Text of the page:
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What The Roadmap Says About RDRAM

Intel Roadmap Update June 1999 Part 3: Desktop Chipset and Mobile CPU Roadmap
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There seems to be a little problem in the production process of RDRAM. Currently, it's very difficult to manufacture RDRAM that runs at 400 MHz. This was the one type of RDRAM that Intel was talking about in the past. Now it's only going to be available in small quantity at most likely very high prices. The result is that the parts that wouldn't pass the tests at 400 MHz are either 'downgraded' to run at 356 MHz or if even this test fails the 'scrap' can still be sold as PC600 RDRAM, running at 300 MHz. The PC700 = 356 MHz version is nothing else but the confession of RAM-makers that they can't supply the 400 MHz product. It was quickly invented to have something that can at least be sold more expensive than the PC600 RDRAM. That's why 'Carmel' or i840 can't run it, the PC700 standard came through too late.

The above picture simply states my comments, PC700 was only just 'created' and it's of course important to explain that PC700 is even intoxicatingly faster than it sounds!!! 22 MB/s more than 1.4 GB/s makes a difference of even 1.6 % !!! Thank you Intel for pointing out this highly important issue, I'm sure I would have noticed that when running my system. I would have said "well, I guess my system is running even faster than PC700, it feels like some 1-2% really!!"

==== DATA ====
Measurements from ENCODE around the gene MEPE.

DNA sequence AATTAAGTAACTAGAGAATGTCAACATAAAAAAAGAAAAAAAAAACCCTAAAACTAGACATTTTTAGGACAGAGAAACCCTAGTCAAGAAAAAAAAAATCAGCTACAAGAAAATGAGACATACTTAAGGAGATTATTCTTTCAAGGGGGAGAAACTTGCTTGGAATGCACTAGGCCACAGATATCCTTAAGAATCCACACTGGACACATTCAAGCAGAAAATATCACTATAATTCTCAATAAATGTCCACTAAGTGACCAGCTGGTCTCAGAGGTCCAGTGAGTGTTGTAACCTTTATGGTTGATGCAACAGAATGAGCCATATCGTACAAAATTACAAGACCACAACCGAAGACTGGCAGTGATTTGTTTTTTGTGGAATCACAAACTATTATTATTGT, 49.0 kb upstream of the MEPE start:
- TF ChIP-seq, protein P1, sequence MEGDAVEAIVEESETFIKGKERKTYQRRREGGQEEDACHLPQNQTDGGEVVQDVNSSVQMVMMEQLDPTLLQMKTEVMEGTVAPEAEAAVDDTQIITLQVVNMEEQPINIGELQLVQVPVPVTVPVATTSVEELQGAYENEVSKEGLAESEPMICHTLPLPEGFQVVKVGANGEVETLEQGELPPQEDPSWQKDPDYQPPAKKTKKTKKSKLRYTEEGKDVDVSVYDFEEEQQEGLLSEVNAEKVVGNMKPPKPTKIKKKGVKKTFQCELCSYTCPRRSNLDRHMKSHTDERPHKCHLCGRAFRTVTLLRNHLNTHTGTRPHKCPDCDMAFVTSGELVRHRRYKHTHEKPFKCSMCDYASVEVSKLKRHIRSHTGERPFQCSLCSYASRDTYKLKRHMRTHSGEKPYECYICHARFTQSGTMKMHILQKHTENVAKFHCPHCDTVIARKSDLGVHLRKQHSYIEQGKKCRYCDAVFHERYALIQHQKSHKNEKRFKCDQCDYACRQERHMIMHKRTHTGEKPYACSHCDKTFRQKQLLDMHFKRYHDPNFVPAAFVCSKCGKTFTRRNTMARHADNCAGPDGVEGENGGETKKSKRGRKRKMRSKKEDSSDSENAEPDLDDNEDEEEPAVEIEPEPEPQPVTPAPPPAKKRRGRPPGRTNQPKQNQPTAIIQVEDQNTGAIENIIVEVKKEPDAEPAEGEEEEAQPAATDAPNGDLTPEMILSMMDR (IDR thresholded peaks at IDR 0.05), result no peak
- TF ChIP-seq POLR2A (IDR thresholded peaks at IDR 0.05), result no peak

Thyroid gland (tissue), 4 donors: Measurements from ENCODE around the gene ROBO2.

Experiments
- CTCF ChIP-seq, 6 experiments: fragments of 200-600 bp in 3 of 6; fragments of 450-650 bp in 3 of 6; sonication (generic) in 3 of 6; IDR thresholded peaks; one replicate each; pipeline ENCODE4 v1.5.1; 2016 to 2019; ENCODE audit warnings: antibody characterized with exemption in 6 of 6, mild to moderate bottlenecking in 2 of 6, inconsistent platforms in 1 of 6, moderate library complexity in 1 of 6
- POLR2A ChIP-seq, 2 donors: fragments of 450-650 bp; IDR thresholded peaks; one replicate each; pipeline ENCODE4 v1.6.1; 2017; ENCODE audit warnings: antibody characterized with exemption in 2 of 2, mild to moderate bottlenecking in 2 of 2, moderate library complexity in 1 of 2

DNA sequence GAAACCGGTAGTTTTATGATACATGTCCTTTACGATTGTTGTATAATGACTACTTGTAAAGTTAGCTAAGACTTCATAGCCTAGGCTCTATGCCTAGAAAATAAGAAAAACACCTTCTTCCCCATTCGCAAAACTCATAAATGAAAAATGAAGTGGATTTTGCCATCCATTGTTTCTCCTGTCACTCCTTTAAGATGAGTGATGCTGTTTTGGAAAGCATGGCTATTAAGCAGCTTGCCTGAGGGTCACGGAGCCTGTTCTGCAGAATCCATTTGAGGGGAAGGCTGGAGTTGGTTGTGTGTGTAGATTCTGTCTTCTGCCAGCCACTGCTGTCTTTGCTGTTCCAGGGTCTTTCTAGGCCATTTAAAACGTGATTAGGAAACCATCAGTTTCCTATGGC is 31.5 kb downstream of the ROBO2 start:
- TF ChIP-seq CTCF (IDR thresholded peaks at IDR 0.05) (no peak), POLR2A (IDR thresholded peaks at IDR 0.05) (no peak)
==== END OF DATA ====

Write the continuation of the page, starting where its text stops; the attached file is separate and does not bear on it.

Camino or i820 will support PC100 SDRAM as well now, as already mentioned in my Computex-article . This solution was not planned in the first instance, the only plan to make SDRAM run with Camino was supposed to be a RIMM-riser card in which you could plug your old SDRAM. This riser card won't only be pretty expensive, it will also be a complete performance killer, because it translates the serial Rambus interface back into the parallel SDRAM interface, increasing latency even more. A comparison of RDRAM vs. SDRAM on a riser card would have a clear outcome, SDRAM would lose out big time with this rather cheesy solution. Now motherboard makers can include an 'MTH'-chip (Memory Translation Hub ??) onto the board, which talks directly to maximal two DIMM slots. We'll see what kind of performance will be achieved with this complicated solution, I doubt that it will be any better than our good old BX, it might be even slower.

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